“They probably spent $20 on these costumes,” says Carney, who was staffing the event alongside Sullivan. “One of our colleagues had to run across the room and hold the door shut while their people were trying to get into this event. I was holding signs in front of the windows to block them.” The episode was “fun,” he adds, “but also a little traumatizing. Afterward we all got food and were pumped up on adrenaline.”
Having gone through eight election cycles now, Campaign Semester has generated a pipeline of former participants who have continued their work at the professional level, fostering meaningful connections and resources for the program to utilize. (Senator Claire McCaskill’s re-election bid in Missouri in 2018 had three generations of Campaign Semester alumni working on the campaign.)
Win or lose, it’s hard to put a price on the Campaign Semester experience—even when the outcome (as with the McCaskill campaign) doesn’t turn out as hoped. As a campaign fellow for Stacey Abrams’ gubernatorial campaign in Decatur, Ga., Violet Appelsmith ’24 worked as a digital organizer and co-managed a program named Students for Stacey, organizing at high school and college campuses across the state.
“There were some incredible opportunities for meeting people,” says Appelsmith, a politics major from Sacramento. “If I decide to work on another campaign, I will have an incredible network of some great political minds and people whom I can reach out to for that.”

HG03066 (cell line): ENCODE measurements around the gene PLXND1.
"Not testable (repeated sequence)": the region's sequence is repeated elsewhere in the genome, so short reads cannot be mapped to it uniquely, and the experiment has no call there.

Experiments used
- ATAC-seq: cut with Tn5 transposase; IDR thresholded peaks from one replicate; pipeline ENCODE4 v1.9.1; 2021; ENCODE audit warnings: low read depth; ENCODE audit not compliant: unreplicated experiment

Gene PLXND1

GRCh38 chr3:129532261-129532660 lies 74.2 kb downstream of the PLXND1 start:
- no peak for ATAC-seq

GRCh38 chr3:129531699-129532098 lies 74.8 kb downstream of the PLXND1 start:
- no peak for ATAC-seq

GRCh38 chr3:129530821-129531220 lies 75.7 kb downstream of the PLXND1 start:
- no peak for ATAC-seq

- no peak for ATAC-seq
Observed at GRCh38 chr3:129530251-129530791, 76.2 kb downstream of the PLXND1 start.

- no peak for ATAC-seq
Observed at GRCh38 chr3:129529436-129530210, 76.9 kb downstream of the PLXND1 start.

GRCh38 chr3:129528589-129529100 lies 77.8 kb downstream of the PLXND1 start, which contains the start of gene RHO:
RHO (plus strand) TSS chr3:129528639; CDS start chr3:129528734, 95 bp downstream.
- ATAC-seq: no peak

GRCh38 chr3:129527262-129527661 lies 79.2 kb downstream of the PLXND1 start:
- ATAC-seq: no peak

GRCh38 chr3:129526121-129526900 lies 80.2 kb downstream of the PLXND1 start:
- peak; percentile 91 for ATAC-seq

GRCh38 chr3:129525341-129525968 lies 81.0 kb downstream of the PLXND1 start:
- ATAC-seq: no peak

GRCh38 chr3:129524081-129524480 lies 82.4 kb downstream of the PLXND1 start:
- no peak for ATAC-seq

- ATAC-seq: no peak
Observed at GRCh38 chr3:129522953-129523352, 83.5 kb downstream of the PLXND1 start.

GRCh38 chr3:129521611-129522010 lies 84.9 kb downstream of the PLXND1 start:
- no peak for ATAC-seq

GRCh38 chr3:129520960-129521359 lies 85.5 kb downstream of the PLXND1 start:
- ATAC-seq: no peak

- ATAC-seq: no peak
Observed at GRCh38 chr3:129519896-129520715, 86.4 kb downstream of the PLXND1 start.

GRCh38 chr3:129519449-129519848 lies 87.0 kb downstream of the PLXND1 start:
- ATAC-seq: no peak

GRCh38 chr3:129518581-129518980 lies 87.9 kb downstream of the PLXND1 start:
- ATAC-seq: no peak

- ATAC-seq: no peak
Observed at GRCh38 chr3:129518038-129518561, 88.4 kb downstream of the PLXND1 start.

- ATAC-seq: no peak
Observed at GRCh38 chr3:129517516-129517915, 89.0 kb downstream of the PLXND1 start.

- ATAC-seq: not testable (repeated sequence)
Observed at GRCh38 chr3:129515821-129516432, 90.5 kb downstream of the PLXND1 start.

While her Campaign Semester peers ultimately participated in winning campaigns, Appelsmith knows what it’s like to be on the other end of the projected call: Abrams lost to Republican incumbent Brian Kemp with 45.9 percent of the vote, a larger margin of defeat than in her 2018 run.
Appelsmith texted all of her student volunteers after the election, “telling them how much I appreciate all the work they did,” she says. (One of them texted her back and said, “Regardless of the outcome, I’ll always be a Student for Stacey.”)
Two days after the election, when the Abrams team were having their final staff meeting at campaign headquarters, “Everyone was a puddle of tears and kind of a mess,” Appelsmith recalls. “To have put all of that work into something like that and not have it turn out the way you hoped was incredibly difficult.”
That day, Abrams came and spoke to everyone in the office. “She told all of us, ‘Sometimes in life you are holding the gate open and that means that you don’t get to go through it, but that doesn’t mean that you close the gate and you don’t let anyone else through.’ That was one of the most powerful moments from my entire tenure there”—and a Campaign Semester memory that will last a lifetime.
Haley Jones ’22 is a reporter for The Lancaster News in South Carolina. This is her first article for Occidental magazine.
Top photo: Ella Rubin '24, U.S. Senator Amy Klobuchar (D-MN), and Ava Wampold '24 at Angie Craig's campaign headquarters.